New York Times article entitled, “Comics to Battle for Truth, Justice, and the Islamic Way,” it says, “They are like comics and western entertainment, and yet they are attached to their roots and intend to hold on to their customs” 2. Homi Bhabha’s view of mimicry, while in congruence with Walcott, takes a different approach. He sees the relationship between colonizer and mimic men to be ambivalent, in that the colonizer’s success is dependent on mimicry, while the mimic man can never achieve equality with the colonizer. Bhabha says the result is, “a subject that is almost the same, but not quite” 1. For Bhabha, the concept of mimicry is an artificial creation that discredits mimic men themselves. Mimic men are kept in the realm of the “other” by the colonizer so they cannot have a significant impact on society. This creates an identity crisis within the mimic man. Now the mimic man is dependent on his own colonization to for survival, “It is this area between mimicry and mockery, where the reforming, civilizing mission is threatened by the displacing gaze of its disciplinary double, and that my instances of colonial imitation come” 1. Is Dr. Mutawa caught in this colonially constructed limbo causing a disruption in his authority? I think to a certain extent he is; although his disruption of authority is only evident from the critics on the Muslim side, especially considering there is no criticism from the American side. Then on the other hand, why would there be criticism from the American side? Isn’t Mutawa Americanizing Muslims, just like Sepoys enforced British ideologies on Indians? This is the attitude that many Islamic fundamentalists are taking; in fact, the comic book has been banned in Saudi Arabia. While PBS correspondent, Isaac Solotaroff was at Kuwait University he talked to a Sharia student named Yusef who called The Ninety- Nine, “the greatest threat to Islam today” 5. The problem with this attitude is that is definitely doesn’t speak for all Muslims. It has sold tens of thousands of copies world wide is very popular in Indonesia, the largest Muslim population of
any country. All this confusion is what Bhabha is referring to when he says mimicry is ambivalent. He criticizes the way the concept of mimic men was constructed by Naipaul, and concludes, “the ambivalent colonial authority repeatedly turns from mimicry- a difference that is almost nothing, but not quite- to menace- a difference that is almost total, but not quite.” 1 In this case Islamic traditionalists have made it a point to deny anything Western, and a comic book is a clear representation of Western imperialism in their eyes. An important distinction to make in Dr. Mutawa’s case is that his mimicry doesn’t result from colonialization, but instead emerges as a product of globalization. Globalization is often called a new form of Americanization, where instead of imperialism via colonialism, imperialism is conducted through influence over popular cultural. Within this perspective, a mimic man would be any non-American who promotes American culture over that of their own. That is where I make the distinction between a mimic man and a modern mimic man, like Dr. Mutawa. Dr. Mutawa’s credibility is maintained, except by those Muslims who find his work to be in opposition with their ideological views of Islam. The Ninety-Nine’s characters, language, and plot prove to maintain the comic’s Islamic roots. The comic is riddled with references to Islamic history, culture, and religious beliefs. All the characters take on Islamic names, and come from mostly Islamic countries. The beginning of the book is set in 1258 AD in Baghdad’s greatest library Dar Al- Hikma, where the librarians who are seen as the keepers of knowledge are forced to condense all of the Muslim world’s knowledge into 99 stones to protect them from destruction by Genghis Khan. Then these stones, contain supernatural powers for their finders, are scattered around the globe. In one scene Nawaf’s strength is out of control and he is surrounded by men with guns yelling, “Surrender yourself now!” To which he responds, “I already have!” 3, an obvious reference to the first and most important pillar of Islam, which says one must surrender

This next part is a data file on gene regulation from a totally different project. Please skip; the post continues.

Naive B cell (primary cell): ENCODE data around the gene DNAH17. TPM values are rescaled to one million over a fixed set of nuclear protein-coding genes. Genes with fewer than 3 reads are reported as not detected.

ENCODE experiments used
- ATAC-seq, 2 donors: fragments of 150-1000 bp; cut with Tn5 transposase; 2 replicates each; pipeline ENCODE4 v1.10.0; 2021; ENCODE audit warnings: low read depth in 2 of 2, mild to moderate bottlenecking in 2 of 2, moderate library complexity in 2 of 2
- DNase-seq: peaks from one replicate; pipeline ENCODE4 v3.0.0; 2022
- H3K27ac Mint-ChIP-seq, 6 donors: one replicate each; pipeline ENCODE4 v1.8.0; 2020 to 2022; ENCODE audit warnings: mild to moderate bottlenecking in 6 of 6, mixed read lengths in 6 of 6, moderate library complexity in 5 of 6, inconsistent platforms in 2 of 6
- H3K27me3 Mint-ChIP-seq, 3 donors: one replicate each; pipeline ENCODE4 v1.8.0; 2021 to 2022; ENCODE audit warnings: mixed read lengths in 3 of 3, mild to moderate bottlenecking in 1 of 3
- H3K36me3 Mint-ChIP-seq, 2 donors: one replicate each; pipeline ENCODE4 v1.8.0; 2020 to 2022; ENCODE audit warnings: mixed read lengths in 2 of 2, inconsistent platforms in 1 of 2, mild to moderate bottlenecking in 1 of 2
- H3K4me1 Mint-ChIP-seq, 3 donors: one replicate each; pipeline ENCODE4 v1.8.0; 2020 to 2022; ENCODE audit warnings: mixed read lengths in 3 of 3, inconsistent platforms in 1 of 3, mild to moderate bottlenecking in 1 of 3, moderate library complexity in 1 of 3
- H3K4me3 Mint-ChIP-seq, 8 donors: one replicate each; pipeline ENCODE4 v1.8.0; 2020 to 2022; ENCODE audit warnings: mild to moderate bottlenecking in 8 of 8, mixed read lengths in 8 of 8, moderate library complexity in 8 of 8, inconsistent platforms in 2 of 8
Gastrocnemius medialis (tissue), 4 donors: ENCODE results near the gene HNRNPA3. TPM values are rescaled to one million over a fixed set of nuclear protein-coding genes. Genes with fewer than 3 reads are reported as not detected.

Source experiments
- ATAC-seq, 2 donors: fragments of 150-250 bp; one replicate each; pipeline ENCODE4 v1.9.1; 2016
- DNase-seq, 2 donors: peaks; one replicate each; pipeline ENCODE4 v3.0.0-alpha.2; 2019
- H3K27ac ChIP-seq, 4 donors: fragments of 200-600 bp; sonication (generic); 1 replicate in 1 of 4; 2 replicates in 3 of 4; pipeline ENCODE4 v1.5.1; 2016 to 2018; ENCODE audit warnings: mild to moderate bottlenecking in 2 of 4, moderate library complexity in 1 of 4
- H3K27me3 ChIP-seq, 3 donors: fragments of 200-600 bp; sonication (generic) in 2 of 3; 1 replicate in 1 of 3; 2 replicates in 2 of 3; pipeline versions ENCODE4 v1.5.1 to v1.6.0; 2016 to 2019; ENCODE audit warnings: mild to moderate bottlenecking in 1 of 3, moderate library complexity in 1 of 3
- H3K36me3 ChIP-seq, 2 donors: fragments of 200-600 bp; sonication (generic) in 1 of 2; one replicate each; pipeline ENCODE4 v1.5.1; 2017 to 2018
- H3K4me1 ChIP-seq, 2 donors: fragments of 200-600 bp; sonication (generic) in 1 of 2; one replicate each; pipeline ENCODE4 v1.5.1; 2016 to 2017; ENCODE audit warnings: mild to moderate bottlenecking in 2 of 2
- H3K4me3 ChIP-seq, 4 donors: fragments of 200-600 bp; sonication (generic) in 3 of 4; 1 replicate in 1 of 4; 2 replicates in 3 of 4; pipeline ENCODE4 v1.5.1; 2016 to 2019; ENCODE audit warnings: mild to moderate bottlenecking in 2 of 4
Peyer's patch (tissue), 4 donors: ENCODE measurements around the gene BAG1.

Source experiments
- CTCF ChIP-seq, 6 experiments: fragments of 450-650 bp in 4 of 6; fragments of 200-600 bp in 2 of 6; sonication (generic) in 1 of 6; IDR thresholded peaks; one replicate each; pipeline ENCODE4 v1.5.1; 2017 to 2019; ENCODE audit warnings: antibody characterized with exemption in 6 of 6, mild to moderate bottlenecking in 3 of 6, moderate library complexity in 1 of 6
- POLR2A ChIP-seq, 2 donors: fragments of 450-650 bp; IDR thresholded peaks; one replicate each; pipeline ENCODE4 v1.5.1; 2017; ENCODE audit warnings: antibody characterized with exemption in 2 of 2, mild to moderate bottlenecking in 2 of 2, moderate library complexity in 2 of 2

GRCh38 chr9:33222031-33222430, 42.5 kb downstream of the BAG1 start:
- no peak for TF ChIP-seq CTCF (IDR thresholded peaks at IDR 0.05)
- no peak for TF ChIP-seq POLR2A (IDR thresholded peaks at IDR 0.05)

themselves to Allah. In a PBS interview, Dr. Mutawa talks specifically about how he and his team were careful when depicting female characters. He made sure to not over sexualize them as many “western” comics do. There are a variety of different hijebs that fully represent the reality of the wide spectrum represented today. While the comic has taken all the right precautions to be accepted in Islamic culture, it can really only appeal to reformist minded Muslims. Dr. Mutawa’s comic book is an inherently reformist idea: it uses a piece of Western pop culture (the comic book), and utilizes it in a way that is beneficial to Muslim society, but without adding and “western influence”, therefore maintaining its Islamic identity. After all, he didn’t create the comic out of a desire to be like Americans; he created it in response to seeing trading cards that idolized suicide bombers being passed among children in the Middle East. He created it to give Islamic children new role models whom they could look up to. Whether Dr. Mutawa will be able to reach his goal of ending the idolization of Islamic martyrdom is a difficult question, but he is on his way to cresting a phenomenon in Islamic culture. “The Ninety-Nine Village,” a Disneyland like theme park, just opened in Jahra, Kuwait March 3rd. Dr. Mutawa’s ingenious idea is gaining popularity with or without the support of traditionalist outlooks that consider The Ninety-Nine another product of Western imperialism.
Bhabha, Homi. “Of Mimicry and Man: The Ambivalence of Colonial Discourse”, October, Vol. 28, The MIT Press: (Spring, 1984), pp. 125-133. Fattah, Hassan. “Comics to Battle for Truth, Justice, and the Islamic Way”, The New York Times, January 22, 2006. al-Mutawa, Naif. “The 99: Origins” (Preview Edition), Teshkeel Media Group, 2008. Naipaul, V. S. "The Mimic Men". Harmondsworth: Penguin, 1969. Solotaroff, Isaac. “Reporter’s Diary: Isaac Solotaroff”, PBS Frontline World, Aired on June 26, 2007. Walcott, Derek. “The Caribbean: Culture or Mimicry?” Journal of Interamerican Studies and World Affairs. Vol. 16 No. 1 (Feb., 1974): 3-13.